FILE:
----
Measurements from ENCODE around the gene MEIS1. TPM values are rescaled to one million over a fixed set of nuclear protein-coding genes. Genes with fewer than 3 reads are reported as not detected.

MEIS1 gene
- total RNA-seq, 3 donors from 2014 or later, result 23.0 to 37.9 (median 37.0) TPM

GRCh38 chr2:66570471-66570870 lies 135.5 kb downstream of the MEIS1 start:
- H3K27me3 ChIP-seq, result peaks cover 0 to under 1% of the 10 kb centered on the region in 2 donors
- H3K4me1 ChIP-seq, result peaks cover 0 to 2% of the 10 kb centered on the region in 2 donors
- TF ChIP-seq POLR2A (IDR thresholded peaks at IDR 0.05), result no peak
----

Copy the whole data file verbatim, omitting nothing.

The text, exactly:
Measurements from ENCODE around the gene MEIS1. TPM values are rescaled to one million over a fixed set of nuclear protein-coding genes. Genes with fewer than 3 reads are reported as not detected.

MEIS1 gene
- total RNA-seq, 3 donors from 2014 or later, result 23.0 to 37.9 (median 37.0) TPM

GRCh38 chr2:66570471-66570870 lies 135.5 kb downstream of the MEIS1 start:
- H3K27me3 ChIP-seq, result peaks cover 0 to under 1% of the 10 kb centered on the region in 2 donors
- H3K4me1 ChIP-seq, result peaks cover 0 to 2% of the 10 kb centered on the region in 2 donors
- TF ChIP-seq POLR2A (IDR thresholded peaks at IDR 0.05), result no peak